Vitreous is a gel-like substance that is filled in the eye to give it the round shape. There are many fine fibers inside the vitreous that are attached to the surface of the retina. As a result of ageing, the vitreous shrinks in size and these fibers pull on the retinal surface. These fibers usually break which allows the vitreous to separate and shrink from the retina. This is known as vitreous detachment.
The condition vitreous detachment is a condition that usually affects people who are over 50 years and is very common for people aged over 80. People who suffer from nearsightedness are also at an increased risk. People who have a vitreous detachment in one eye are most likely to suffer from it in the other eye. This may not happen until years ater though.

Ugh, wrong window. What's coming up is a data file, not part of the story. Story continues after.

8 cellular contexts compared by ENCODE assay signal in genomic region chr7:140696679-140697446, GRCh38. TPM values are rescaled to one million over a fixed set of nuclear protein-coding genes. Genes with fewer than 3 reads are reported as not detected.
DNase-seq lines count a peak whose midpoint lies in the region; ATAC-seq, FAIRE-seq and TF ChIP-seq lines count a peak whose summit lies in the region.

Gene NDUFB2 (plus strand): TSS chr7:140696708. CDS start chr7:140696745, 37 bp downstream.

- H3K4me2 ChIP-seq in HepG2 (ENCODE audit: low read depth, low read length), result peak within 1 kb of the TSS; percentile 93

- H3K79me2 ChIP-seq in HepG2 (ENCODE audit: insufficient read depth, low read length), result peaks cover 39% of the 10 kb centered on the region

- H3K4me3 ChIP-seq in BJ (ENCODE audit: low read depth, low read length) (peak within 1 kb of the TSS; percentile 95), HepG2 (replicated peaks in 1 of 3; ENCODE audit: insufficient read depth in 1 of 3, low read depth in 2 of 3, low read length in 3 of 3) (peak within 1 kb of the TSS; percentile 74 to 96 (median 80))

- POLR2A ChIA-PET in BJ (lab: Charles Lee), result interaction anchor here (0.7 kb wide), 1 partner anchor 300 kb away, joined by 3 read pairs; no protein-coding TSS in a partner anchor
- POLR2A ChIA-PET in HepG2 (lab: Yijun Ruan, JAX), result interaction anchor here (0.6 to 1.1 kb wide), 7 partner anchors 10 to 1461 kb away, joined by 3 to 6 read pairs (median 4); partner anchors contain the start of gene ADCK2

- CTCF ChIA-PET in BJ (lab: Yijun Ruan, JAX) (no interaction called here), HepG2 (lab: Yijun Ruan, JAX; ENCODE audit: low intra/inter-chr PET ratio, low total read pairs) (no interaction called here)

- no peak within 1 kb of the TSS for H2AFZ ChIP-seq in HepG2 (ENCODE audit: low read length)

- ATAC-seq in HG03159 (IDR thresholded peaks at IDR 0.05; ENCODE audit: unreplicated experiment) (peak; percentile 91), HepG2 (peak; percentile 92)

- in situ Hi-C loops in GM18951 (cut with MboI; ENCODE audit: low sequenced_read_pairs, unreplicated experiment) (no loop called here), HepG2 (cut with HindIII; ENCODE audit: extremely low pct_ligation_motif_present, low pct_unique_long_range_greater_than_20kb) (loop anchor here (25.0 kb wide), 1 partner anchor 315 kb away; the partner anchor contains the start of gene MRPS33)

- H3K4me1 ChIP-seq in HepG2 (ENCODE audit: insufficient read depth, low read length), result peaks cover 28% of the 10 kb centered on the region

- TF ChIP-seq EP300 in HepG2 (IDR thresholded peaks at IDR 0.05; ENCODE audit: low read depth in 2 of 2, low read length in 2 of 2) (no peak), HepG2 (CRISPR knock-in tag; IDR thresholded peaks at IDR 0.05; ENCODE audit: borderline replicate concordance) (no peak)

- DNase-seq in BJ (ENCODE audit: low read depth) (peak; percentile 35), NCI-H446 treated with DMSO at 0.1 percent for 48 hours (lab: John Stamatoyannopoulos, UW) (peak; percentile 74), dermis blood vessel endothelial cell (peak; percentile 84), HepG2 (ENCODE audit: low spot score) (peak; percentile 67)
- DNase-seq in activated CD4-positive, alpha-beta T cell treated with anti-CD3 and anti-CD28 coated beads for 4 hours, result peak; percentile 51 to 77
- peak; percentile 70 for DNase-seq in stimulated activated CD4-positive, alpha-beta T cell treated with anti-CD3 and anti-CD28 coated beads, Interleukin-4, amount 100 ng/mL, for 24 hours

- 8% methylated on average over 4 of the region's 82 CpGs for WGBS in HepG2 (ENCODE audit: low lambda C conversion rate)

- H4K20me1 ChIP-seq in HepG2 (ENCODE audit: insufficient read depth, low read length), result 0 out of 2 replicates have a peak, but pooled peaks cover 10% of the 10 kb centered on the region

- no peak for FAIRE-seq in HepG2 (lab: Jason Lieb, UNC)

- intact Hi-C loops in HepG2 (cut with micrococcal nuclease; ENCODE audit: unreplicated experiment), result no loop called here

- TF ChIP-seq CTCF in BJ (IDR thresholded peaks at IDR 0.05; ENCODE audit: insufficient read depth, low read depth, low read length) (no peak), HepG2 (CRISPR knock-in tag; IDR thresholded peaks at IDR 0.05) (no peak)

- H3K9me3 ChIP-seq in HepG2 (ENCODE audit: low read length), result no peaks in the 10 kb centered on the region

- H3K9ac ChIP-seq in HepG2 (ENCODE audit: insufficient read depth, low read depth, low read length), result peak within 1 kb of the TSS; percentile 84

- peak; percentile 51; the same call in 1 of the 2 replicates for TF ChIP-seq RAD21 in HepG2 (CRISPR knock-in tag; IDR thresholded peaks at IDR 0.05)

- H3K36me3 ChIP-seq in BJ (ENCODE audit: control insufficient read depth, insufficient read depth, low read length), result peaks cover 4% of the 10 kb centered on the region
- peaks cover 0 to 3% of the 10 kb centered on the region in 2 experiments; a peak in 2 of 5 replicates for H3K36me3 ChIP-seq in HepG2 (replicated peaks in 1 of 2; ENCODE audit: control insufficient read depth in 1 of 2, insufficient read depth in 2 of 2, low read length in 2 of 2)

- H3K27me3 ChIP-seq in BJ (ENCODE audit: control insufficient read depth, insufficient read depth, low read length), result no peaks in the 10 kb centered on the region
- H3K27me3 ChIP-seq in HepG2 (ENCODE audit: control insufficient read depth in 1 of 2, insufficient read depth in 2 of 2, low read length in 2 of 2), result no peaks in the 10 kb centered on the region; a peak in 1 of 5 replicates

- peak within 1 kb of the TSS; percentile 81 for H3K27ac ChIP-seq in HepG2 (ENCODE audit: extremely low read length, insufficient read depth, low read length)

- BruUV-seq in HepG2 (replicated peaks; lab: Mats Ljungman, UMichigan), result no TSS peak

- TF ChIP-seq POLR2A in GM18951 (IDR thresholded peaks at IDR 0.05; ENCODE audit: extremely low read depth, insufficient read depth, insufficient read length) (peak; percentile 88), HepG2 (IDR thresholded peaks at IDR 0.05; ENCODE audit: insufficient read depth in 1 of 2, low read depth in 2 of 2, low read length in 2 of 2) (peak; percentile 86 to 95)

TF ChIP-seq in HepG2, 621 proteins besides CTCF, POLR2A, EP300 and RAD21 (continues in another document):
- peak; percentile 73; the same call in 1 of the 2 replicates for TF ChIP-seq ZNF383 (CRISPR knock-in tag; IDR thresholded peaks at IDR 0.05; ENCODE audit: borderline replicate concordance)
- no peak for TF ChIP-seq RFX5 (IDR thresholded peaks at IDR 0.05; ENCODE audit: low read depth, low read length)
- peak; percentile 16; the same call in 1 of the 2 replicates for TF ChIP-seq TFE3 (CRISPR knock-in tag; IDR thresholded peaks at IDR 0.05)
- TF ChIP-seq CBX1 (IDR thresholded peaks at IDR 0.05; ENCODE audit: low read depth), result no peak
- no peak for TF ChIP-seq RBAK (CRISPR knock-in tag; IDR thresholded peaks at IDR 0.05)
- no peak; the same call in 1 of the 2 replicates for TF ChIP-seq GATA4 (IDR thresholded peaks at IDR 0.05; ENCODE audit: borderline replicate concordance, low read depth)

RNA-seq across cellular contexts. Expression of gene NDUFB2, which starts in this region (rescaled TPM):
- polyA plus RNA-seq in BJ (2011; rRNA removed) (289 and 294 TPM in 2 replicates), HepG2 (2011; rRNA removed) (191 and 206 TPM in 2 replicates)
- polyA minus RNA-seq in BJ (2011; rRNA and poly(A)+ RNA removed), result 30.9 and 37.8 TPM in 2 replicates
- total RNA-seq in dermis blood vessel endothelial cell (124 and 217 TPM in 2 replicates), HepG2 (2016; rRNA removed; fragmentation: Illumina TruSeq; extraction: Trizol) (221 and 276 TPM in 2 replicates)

When the vitreous shrinks, it becomes stringy and the strands then form tiny shadows on the retina that can be seen as floaters. When you try to look at these shadows they appear to quickly dart out of the way.
One of the symptoms of vitreous detachment is a small but sudden increase in the number of new floaters. The increase in floaters may be followed by flashes of light in the peripheral, or side, vision.
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Read more Vitreous Detachment Causes and Risks.